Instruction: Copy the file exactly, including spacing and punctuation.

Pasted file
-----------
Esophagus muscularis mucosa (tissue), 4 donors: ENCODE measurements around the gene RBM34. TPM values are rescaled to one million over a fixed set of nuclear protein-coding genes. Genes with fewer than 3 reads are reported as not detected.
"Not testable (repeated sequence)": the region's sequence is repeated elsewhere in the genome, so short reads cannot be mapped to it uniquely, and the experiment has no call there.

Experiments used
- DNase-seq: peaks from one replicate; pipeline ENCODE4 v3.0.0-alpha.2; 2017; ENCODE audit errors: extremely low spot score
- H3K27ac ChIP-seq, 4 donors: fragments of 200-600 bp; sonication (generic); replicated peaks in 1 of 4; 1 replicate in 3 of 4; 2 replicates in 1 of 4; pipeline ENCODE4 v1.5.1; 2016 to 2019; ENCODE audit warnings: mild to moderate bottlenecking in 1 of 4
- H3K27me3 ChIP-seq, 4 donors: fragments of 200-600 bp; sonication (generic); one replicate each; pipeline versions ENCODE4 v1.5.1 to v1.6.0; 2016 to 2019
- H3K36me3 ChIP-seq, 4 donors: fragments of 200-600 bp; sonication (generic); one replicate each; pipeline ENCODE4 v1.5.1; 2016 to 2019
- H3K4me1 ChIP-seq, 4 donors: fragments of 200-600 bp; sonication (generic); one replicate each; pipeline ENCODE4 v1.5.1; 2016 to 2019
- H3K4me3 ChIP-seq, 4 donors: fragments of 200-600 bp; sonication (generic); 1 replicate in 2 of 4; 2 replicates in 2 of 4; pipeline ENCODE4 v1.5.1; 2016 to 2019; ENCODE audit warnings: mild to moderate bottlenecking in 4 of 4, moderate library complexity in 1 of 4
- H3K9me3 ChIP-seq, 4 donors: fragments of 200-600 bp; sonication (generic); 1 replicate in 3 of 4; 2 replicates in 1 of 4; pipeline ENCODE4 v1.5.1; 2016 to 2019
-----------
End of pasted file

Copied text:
Esophagus muscularis mucosa (tissue), 4 donors: ENCODE measurements around the gene RBM34. TPM values are rescaled to one million over a fixed set of nuclear protein-coding genes. Genes with fewer than 3 reads are reported as not detected.
"Not testable (repeated sequence)": the region's sequence is repeated elsewhere in the genome, so short reads cannot be mapped to it uniquely, and the experiment has no call there.

Experiments used
- DNase-seq: peaks from one replicate; pipeline ENCODE4 v3.0.0-alpha.2; 2017; ENCODE audit errors: extremely low spot score
- H3K27ac ChIP-seq, 4 donors: fragments of 200-600 bp; sonication (generic); replicated peaks in 1 of 4; 1 replicate in 3 of 4; 2 replicates in 1 of 4; pipeline ENCODE4 v1.5.1; 2016 to 2019; ENCODE audit warnings: mild to moderate bottlenecking in 1 of 4
- H3K27me3 ChIP-seq, 4 donors: fragments of 200-600 bp; sonication (generic); one replicate each; pipeline versions ENCODE4 v1.5.1 to v1.6.0; 2016 to 2019
- H3K36me3 ChIP-seq, 4 donors: fragments of 200-600 bp; sonication (generic); one replicate each; pipeline ENCODE4 v1.5.1; 2016 to 2019
- H3K4me1 ChIP-seq, 4 donors: fragments of 200-600 bp; sonication (generic); one replicate each; pipeline ENCODE4 v1.5.1; 2016 to 2019
- H3K4me3 ChIP-seq, 4 donors: fragments of 200-600 bp; sonication (generic); 1 replicate in 2 of 4; 2 replicates in 2 of 4; pipeline ENCODE4 v1.5.1; 2016 to 2019; ENCODE audit warnings: mild to moderate bottlenecking in 4 of 4, moderate library complexity in 1 of 4
- H3K9me3 ChIP-seq, 4 donors: fragments of 200-600 bp; sonication (generic); 1 replicate in 3 of 4; 2 replicates in 1 of 4; pipeline ENCODE4 v1.5.1; 2016 to 2019